|Sponsored by the HealthcareTrainingInstitute.org providing Quality Education since 1979|
Effectively Treating Pathological Self-Criticism in Depressed & Dysthymic Clients
In recent years, there has been considerable interest in the relation between marital maladjustment and depression (Bradbury, Fincham, & Beach, 2000; Fincham, Beach, Harold, & Osborne, 1997; Gotlib & Whiffen, 1989; Whisman, 2001). Although some research indicates that marital maladjustment causes one or both spouses to experience depression (e.g., O’Leary, Christian, & Mendell, 1994), other research indicates that depressive symptoms lead to subsequent marital problems (Dew & Bromet, 1991). Related investigations have shown that certain personality factors associated with vulnerability to depression also play a role in marital maladjustment (see Habke & Flynn, 2002; Hewitt, Flett, & Mikail, 1995).
Although previous research has demonstrated the usefulness of self-reports and spousal reports of personality in marital adjustment problems (Buss, 1991, 1992; Watson, Hubbard, & Wiese, 2000), studies on personality and depression have focused primarily on self-reports, despite expressed concerns about the inherent limitations of relying on self-reports as the sole method of assessment (e.g., Campbell & Fiske, 1959; Flett, Hewitt, Endler, & Bagby, 1995; for the specific relevance for personality research, see Funder, 1999). Theoretically, the exclusive use of self-reports in couples’ research may ignore basic aspects of the depression experience, such as the assumption that depression and adjustment are maintained or increased by close relationships (Coyne, 1976). Convergent evidence shows that depressed individuals can, in fact, induce negative affect and behavior in others with whom they interact closely (e.g., Benazon & Coyne, 2000), consequently affecting the latter’s subjective appraisals and attitudes toward them (for a review see: Bradbury & Fincham, 1990). Perceptions of negative appraisals and reduced support are hypothesized to be the most proximal catalyst for depressive reactions (Sacco, 1999; Sacco & Beck, 1995), thus defining a bidirectional interactional process, whereby both the depression prone individual and his/her marital partner affect each other (Sacco & Nicholson, 1999, p. 298).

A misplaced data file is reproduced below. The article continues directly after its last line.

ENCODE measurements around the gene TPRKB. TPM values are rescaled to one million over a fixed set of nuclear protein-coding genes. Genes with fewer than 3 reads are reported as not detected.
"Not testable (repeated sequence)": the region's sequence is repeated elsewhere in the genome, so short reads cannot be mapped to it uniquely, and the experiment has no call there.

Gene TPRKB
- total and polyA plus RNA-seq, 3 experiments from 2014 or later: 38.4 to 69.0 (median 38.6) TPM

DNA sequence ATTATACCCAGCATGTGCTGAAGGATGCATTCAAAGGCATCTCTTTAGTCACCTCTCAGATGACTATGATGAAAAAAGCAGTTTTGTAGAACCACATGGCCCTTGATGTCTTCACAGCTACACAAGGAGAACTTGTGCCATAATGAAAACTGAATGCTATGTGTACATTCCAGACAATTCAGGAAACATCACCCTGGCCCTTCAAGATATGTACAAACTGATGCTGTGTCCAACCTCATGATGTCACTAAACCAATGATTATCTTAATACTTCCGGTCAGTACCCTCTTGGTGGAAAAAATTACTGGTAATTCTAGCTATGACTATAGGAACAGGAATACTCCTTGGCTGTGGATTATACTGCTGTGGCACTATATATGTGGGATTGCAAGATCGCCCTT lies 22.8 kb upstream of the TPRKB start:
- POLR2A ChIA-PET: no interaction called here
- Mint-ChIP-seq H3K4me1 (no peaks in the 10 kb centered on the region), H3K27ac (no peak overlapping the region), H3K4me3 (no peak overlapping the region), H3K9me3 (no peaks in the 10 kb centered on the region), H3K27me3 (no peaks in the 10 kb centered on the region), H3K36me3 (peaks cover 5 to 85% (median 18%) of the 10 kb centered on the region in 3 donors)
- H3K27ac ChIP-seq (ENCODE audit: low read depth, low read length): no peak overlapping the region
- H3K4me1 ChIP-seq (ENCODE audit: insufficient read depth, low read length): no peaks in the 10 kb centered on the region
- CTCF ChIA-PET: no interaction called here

The Role of Personality Factors in Depression
Recently, an important difference between dependency and self-criticism has emerged in the research literature: while the association between self-criticism and depression has been corroborated repeatedly in different contexts, dependency appears to entail both vulnerability and resilience components (Besser & Priel, in press; Blatt, Zohar, Quinlan, Zuroff & Mongrain, 1995; Mongrain, 1998; Priel & Besser, 1999, 2000).
In the context of interpersonal relationships, while dependent individuals tend to activate their social environments in order to cope with stress, withdrawal and avoidance of warm behaviors that promote emotional intimacy are the major strategies of self-critical individuals in the face of distress and interpersonal relationships (Blatt & Schichman, 1983). Our previous research has found that dependency is associated with increased spouse support, and increased spouse support mediates the negative association between dependency and depression (Priel & Besser, 2000). In contrast, self-criticism has been associated with relatively low levels of anticipated and received support from the spouse, which, in turn, are associated with increased levels of depression (Priel & Besser, 2000). Selfcriticism is also associated with social avoidance (Alden & Bieling, 1996) and entails a vulnerability to loneliness and lack of intimacy (Blatt, D’Affliti, & Quinlan, 1976; Blatt et al., 1982). Recently, within the context of current relationships, self-criticism was associated with loneliness even after taking related individual differences in levels of depression into account (Besser, Flett, & Davis, in press). Furthermore, in interpersonal contexts, self-criticism was associated with fewer intimacy and fewer affiliative strivings (Mongrain & Zuroff, 1995) and low agreeableness (Zuroff, 1994). However, dependency has been associated with help-seeking behaviors (Bornstein, 1992; Mongrain, 1998), interpersonal warmth and intimacy motivations (Mongrain & Zuroff, 1995), high submissiveness (Santor & Zuroff, 1997), high agreeableness (Zuroff, 1994), and inhibitions about expressing hostility (Fichman, Koestner, & Zuroff, 1994). Finally, Wiseman (1997) found that self-criticism negatively predicted frankness, sensitivity, and trust, whereas dependency positively predicted attachment, giving, and trust.